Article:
|Year : 2010 | Volume
| Issue : 3 | Page : 207-210
Observation on integron carriage among clinical isolates of Klebsiella pneumoniae producing extended-spectrum β-lactamases
A Bhattacharjee, MR Sen, P Prakash, A Gaur, S Anupurba, G Nath
Department of Microbiology, Institute of Medical Sciences (IMS), Banaras Hindu University (BHU), Varanasi - 221 005, India
|Date of Submission||18-Jun-2009|
|Date of Acceptance||05-Apr-2010|
|Date of Web Publication||17-Jul-2010|
M R Sen
Department of Microbiology, Institute of Medical Sciences (IMS), Banaras Hindu University (BHU), Varanasi - 221 005
Source of Support: None, Conflict of Interest: None
Purpose: Klebsiella pneumoniae is considered an important pathogen causing nosocomial and community-acquired infections and is often associated with the production of extended-spectrum β-lactamases (ESBL) belonging to SHV and CTX-M families, which are frequently described as a part of complex integrons, facilitate their horizontal transfer to other related as well as unrelated microbes. The present study was undertaken to investigate the occurrence and characterization of integrons among K pneumoniae isolates producing ESBL in a tertiary referral hospital. Materials and Methods: A total of 136 clinical isolates of K pneumoniae were investigated for the presence of ESBL. Their ESBL genes were characterized by multiplex polymerase chain reaction (PCR). Integrase gene PCR was performed to detect the presence of integron. The isolates were further typed by random amplification of polymorphic DNA (RAPD). Result: Out of 136 K pneumoniae isolates, 63 (46%) were confirmed to be ESBL producers. SHV (68%) and CTX-M (67%) ESBL genes were the most common in our study. Of the 63 ESBL-positive isolates, 58 (92%) strains carried integrons; 52 strains (82%) carried only class 1 integron, whereas 6 (9%) isolates harboured both class 2 integrons and the class 1 gene. However, in ESBL negatives, only 29 (40%) strains were positive for class 1 integron and none for class 2 integron. Conclusion: The presence of class 2 integron amongst ESBL-producing K pneumoniae is being described for the first time in this part of the world. The findings of this study strongly suggest that integrons have a role in the dissemination of ESBL-mediated resistance among the nosocomial isolates of K pneumonia.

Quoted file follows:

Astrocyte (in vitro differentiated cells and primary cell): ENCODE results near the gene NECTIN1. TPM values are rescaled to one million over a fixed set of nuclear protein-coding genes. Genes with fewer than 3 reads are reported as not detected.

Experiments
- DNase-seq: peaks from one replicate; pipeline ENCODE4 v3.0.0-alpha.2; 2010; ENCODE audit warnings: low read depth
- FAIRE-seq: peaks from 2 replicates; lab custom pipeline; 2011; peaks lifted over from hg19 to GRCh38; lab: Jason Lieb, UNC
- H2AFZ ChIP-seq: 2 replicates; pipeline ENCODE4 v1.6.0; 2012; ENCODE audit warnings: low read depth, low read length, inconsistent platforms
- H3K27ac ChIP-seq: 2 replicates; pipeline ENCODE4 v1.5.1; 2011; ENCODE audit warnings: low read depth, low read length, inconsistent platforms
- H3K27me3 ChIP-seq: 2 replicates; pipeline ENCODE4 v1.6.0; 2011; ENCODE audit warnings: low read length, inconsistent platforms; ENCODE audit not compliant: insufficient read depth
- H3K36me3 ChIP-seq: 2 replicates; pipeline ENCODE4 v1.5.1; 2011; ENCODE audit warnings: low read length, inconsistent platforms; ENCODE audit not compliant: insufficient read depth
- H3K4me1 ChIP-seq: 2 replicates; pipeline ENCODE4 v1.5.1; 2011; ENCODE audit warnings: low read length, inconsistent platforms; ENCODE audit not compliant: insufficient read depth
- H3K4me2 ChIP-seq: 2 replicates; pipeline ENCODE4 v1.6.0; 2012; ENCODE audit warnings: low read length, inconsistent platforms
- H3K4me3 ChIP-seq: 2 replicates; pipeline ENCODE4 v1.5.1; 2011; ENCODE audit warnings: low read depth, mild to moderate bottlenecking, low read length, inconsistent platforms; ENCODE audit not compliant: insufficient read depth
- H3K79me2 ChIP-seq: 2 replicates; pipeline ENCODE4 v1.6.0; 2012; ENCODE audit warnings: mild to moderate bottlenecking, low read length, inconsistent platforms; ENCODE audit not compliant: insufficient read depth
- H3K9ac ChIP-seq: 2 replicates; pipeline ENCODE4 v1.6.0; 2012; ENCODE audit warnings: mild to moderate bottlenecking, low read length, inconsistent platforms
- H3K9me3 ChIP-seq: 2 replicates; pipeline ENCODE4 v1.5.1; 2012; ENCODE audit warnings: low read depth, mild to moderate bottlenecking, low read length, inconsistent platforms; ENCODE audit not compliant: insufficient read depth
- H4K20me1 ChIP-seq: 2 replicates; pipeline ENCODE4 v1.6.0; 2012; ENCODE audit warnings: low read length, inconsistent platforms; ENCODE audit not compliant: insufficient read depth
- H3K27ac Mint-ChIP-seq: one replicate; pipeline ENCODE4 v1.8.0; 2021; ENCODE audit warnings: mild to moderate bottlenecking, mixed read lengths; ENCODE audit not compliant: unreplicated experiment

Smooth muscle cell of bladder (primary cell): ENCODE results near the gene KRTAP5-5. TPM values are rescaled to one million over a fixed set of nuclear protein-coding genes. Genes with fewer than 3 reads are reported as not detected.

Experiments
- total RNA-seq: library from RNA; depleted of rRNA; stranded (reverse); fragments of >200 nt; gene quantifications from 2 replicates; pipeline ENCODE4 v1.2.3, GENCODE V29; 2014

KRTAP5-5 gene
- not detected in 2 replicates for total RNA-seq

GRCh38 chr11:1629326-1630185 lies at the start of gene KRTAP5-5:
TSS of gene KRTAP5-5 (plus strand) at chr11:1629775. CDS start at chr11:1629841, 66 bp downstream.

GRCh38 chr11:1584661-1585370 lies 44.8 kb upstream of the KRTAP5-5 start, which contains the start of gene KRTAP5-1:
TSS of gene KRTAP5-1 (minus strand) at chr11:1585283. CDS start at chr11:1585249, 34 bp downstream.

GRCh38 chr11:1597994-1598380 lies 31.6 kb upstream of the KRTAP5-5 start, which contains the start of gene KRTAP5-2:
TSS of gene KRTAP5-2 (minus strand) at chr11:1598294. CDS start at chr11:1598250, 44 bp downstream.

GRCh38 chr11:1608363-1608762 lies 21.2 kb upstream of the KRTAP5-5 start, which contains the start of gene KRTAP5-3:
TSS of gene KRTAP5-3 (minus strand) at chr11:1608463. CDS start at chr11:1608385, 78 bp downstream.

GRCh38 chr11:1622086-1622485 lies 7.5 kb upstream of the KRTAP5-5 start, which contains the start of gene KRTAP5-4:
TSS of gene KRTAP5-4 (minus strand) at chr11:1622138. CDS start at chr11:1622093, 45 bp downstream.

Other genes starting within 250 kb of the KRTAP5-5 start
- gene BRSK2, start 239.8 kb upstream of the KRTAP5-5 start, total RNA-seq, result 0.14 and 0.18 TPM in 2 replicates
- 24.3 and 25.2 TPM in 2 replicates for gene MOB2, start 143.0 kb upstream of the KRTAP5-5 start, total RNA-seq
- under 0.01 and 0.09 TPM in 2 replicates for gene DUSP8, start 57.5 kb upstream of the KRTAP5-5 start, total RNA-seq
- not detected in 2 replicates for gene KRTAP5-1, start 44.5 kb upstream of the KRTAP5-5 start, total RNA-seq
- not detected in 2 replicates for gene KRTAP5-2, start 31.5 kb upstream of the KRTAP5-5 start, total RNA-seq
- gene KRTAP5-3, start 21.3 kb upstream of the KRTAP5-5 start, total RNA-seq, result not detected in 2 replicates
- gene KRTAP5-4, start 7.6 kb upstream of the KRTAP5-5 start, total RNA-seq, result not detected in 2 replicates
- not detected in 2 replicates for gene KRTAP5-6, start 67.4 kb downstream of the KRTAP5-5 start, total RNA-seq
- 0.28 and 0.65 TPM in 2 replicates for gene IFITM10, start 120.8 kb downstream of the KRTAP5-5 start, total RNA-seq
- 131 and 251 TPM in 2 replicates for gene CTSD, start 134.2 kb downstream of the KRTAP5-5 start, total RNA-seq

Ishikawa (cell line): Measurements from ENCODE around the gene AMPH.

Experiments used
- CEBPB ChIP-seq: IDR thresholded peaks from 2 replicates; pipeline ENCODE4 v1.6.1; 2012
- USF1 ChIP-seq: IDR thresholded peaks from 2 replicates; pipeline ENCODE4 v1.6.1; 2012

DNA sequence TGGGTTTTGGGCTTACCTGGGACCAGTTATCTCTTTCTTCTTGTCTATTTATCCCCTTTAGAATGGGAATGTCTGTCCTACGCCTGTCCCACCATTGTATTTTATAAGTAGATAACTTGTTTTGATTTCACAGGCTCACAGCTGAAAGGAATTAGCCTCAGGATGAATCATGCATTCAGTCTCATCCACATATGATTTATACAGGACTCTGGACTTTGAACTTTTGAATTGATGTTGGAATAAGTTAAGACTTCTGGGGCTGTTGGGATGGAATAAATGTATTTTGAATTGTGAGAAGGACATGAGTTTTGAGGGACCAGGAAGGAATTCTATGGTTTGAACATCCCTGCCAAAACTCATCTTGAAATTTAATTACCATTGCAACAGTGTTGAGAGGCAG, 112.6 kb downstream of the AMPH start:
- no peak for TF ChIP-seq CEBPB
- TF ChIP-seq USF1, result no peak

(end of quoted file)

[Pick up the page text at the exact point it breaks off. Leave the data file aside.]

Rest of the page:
Keywords: Extended-spectrum β-lactamase, integron, Klebsiella
|How to cite this article:|
Bhattacharjee A, Sen M R, Prakash P, Gaur A, Anupurba S, Nath G. Observation on integron carriage among clinical isolates of Klebsiella pneumoniae producing extended-spectrum β-lactamases. Indian J Med Microbiol 2010;28:207-10
|How to cite this URL:|
Bhattacharjee A, Sen M R, Prakash P, Gaur A, Anupurba S, Nath G. Observation on integron carriage among clinical isolates of Klebsiella pneumoniae producing extended-spectrum β-lactamases. Indian J Med Microbiol [serial online] 2010 [cited 2016 Feb 6];28:207-10. Available from: http://www.ijmm.org/text.asp?2010/28/3/207/66472
| ~ Introduction|| |
The rising trend of multidrug resistance in microbes is a serious problem worldwide. Conjugational transmission of antibiotic resistance genes across bacterial species and genera has amplified the problem of antibiotic resistance in pathogens. The mobile genetic elements like plasmids and transposons, which are reported to contain genetic units named integrons, contain genes for site-specific recombination systems that are capable of capturing and mobilizing genes called gene cassettes.  They are characterized by the presence of an intI gene encoding an integrase, a recombination site (attI), and a promoter. Integrons are divided into two major groups: the resistant integrons (RI) and the super-integrons (SI). Of the three resistant integron classes, class 1 integron is the commonest; this is followed by class 2, while class 3 is rare. ,